MEMPHIS — Steel bridges curving over calm water. Neon lights pulsing above blues clubs. A fiery sun melting into a bank of clouds.
Through the lens of Tyre Nichols, a 29-year-old aspiring photographer who loved skateboarding, Memphis was a landscape of unexpected color punctuated by moments of stillness.
In 2020, Mr. Nichols moved to the Tennessee city on the banks of the Mississippi River from his hometown of Sacramento after the end of a relationship. He joined his mother and stepfather in Memphis.
Mr. Nichols was only beginning to find his footing in the city, friends say, when he died in January, three days after he was stopped by Memphis Police officers and brutally beaten.
Nearly two months later, the investigation into Mr. Nichols’s death has embroiled the Police Department and members of the city’s emergency services. Six officers, as well as two E.M.T.s and a lieutenant with the fire department, have been fired.
By many measures, Memphis has struggled in recent years. It has one of the highest crime rates in the country and is one of the most racially segregated cities. Some swaths of downtown sit vacant.
But through his photos, Mr. Nichols showed another side of Memphis: a vibrant city steeped in music and surrounded by nature. He captured murals painted along the streets, blue skies framed by pedestrian bridges and sunsets reflected in the wide expanse of the Mississippi.
Some of Mr. Nichols’s photography is presented here, with the permission of his mother, along with scenes from Memphis captured after Mr. Nichols’s death by a New York Times photographer.
Mr. Nichols’s photos offer a glimpse into his relationship with his new home. On Beale Street, Mr. Nichols took in the bright lights of the city’s cultural artery, where blues and rock ’n’ roll spill out onto the streets at night. But his eye was most often drawn to nature. At Shelby Farms Park, a sprawling 4,500-acre green space on the outskirts of the city, he spent long hours along its winding trails, vast fields and shimmering lakes, where great blue herons glide across the water.
The Death of Tyre Nichols
Five Memphis police officers have been charged in the death of Tyre Nichols, a Black man, after a traffic stop escalated into a brutal beating.
“Tyre was different,” said Rico Howard, 57, a close friend of Mr. Nichols and his family. “He caught a part of Memphis that we all had never thought about catching.”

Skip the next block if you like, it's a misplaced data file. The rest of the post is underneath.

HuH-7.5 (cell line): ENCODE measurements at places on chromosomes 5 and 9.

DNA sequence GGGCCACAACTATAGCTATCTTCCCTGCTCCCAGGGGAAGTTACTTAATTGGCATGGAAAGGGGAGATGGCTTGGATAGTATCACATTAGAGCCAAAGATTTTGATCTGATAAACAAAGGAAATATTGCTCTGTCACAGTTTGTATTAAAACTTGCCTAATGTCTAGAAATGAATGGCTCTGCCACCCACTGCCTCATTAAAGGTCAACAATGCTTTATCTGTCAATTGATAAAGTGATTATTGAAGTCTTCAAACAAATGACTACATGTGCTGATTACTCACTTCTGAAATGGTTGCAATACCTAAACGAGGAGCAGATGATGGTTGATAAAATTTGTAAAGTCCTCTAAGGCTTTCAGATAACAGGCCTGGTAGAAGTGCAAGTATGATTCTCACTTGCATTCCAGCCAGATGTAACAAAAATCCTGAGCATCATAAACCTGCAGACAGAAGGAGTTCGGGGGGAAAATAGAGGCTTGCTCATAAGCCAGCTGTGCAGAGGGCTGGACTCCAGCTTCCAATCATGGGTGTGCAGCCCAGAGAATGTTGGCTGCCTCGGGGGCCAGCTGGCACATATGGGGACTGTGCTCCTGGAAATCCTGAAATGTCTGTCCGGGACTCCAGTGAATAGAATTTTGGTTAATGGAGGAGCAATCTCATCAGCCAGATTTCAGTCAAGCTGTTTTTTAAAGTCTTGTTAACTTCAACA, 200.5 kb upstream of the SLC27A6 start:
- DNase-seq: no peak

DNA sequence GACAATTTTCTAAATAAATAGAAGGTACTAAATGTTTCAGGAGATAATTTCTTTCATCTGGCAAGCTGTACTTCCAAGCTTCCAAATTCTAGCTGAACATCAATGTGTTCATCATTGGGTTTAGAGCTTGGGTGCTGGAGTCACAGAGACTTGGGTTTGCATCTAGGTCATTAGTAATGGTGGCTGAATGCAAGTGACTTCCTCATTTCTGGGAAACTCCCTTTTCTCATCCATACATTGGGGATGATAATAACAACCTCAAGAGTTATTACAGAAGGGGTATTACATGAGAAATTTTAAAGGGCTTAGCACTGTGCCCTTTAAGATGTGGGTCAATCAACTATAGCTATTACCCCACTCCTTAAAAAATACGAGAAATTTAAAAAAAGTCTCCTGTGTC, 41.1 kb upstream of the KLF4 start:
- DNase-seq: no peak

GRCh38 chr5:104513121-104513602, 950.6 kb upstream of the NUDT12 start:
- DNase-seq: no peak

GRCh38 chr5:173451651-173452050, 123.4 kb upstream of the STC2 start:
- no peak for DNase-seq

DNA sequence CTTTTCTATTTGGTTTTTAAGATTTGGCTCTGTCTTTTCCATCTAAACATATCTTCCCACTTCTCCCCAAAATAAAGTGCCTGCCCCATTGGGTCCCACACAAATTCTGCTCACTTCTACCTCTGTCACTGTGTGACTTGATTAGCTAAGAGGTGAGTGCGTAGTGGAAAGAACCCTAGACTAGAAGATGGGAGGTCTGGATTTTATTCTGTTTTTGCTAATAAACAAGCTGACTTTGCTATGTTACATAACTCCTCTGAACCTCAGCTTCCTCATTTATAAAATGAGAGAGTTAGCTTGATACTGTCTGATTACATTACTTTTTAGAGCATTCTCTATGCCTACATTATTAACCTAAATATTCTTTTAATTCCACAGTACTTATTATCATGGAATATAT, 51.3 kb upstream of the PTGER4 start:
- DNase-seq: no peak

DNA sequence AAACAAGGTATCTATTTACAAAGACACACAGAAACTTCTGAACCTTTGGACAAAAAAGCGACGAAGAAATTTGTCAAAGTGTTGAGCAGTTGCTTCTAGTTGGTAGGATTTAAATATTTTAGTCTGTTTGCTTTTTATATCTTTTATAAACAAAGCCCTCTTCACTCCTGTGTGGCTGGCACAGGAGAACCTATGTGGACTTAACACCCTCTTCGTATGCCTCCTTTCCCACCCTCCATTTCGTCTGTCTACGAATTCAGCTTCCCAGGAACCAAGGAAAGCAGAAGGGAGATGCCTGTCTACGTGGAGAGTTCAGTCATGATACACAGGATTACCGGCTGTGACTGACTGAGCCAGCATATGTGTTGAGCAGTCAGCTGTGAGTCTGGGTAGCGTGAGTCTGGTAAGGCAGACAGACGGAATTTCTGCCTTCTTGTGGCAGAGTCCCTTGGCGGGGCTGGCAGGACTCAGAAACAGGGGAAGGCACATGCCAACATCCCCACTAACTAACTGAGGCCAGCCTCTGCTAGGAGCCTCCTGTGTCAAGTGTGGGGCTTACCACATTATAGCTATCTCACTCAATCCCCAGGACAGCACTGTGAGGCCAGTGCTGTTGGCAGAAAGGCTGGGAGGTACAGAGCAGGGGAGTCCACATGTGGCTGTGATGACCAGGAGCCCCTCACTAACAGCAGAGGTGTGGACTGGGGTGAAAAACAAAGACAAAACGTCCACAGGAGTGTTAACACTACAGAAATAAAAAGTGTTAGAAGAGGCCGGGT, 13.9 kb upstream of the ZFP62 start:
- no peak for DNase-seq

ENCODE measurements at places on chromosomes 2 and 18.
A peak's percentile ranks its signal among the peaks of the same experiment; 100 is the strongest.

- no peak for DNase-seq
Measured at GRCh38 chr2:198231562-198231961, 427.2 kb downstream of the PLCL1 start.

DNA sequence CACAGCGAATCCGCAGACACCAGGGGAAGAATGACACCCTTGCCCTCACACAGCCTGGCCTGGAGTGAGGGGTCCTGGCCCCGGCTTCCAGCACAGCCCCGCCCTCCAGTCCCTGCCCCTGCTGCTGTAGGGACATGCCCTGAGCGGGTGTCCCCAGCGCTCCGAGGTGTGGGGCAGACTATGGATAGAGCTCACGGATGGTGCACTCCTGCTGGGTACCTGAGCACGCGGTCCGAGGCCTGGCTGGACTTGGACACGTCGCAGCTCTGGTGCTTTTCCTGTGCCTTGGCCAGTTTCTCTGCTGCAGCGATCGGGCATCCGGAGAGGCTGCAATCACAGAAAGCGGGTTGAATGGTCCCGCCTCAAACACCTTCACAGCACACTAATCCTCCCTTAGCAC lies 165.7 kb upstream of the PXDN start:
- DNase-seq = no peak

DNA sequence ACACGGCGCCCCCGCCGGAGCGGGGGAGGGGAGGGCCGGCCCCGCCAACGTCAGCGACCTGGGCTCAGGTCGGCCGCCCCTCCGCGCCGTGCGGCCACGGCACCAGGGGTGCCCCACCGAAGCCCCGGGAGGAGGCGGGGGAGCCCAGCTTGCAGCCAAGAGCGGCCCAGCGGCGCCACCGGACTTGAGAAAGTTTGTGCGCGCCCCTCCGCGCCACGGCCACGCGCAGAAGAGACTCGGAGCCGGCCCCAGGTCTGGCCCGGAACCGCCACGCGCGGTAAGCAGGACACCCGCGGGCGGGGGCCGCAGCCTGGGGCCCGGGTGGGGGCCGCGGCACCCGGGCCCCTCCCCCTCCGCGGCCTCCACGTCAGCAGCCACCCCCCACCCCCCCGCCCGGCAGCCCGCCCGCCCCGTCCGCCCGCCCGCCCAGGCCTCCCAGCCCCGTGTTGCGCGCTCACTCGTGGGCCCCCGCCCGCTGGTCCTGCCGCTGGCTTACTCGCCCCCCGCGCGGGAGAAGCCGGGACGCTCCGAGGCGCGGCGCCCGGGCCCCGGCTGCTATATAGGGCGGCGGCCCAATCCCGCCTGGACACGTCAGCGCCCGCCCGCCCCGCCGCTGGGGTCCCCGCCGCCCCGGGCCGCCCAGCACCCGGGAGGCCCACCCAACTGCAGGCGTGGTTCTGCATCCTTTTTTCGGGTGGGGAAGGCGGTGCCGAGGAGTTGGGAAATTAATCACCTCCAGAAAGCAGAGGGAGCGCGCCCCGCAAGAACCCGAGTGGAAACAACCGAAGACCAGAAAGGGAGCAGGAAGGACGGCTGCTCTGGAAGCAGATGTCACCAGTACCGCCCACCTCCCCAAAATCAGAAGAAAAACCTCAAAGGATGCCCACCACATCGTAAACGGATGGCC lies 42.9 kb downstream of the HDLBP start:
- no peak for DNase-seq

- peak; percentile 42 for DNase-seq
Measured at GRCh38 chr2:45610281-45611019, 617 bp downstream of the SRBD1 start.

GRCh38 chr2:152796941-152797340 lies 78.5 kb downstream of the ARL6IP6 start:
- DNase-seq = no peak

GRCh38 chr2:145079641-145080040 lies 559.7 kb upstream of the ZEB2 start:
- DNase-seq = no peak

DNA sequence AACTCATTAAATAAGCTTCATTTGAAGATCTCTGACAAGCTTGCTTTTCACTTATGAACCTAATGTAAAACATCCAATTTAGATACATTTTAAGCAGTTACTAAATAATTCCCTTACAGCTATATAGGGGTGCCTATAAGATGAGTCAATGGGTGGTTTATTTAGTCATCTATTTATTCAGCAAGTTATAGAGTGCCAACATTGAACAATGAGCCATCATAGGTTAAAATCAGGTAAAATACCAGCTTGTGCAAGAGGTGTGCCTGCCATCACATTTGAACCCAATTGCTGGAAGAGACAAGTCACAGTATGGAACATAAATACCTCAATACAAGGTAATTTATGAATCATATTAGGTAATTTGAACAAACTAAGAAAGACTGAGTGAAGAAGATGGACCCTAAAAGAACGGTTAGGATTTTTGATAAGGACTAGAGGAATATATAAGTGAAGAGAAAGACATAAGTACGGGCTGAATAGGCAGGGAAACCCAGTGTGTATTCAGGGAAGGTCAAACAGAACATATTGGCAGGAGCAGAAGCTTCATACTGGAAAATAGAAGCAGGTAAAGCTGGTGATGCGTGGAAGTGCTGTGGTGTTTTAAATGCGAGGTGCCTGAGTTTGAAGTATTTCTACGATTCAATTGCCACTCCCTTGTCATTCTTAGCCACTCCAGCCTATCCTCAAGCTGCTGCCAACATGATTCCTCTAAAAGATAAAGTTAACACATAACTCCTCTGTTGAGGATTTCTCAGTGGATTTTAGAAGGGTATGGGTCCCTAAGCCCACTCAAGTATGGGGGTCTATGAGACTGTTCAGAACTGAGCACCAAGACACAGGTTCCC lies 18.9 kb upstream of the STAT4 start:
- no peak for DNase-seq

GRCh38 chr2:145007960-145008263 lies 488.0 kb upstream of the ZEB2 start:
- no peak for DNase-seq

Mr. Nichols’s transition to Memphis was rocky at first, said Angelina Paxton, 28, a childhood friend from Sacramento. She said he felt lonely, especially being far away from his young son. His days revolved around his evening shift at FedEx and his mother’s house, where he took his 7 p.m. meal breaks.
Ms. Paxton worried about him. Mr. Nichols had stopped skateboarding, and the occasional contact with hometown friends had become infrequent, she said.
She had been close friends with Mr. Nichols since they met in high school, when they bonded over photography. Mr. Nichols would tag along on Ms. Paxton’s long trips through the Sacramento-San Joaquin Delta, twisting through a maze of dirt roads in search of a good shot of the sunset.
Soon after, he bought a point-and-shoot camera and started taking photos of his own. For Mr. Nichols and Ms. Paxton, both self-described introverts, those hours spent watching the sun set over the water were meditative.
“That was our kind of church,” she said. “It took him some time, but I think he found those same kinds of places in Memphis, where he could just be still.”
Mr. Nichols eventually started to venture out into his new city, Ms. Paxton said, pushing past his comfort zone to find his own corners of Memphis.
Around the summer of 2021, he pulled up to a Starbucks in Germantown, a suburb of the city, in his bright blue Nissan Sentra, blasting the rock band AC/DC with the windows rolled down. He caught the attention of Perry Williams, 60, a cafe regular sitting outside. They fell into conversation and became fast friends.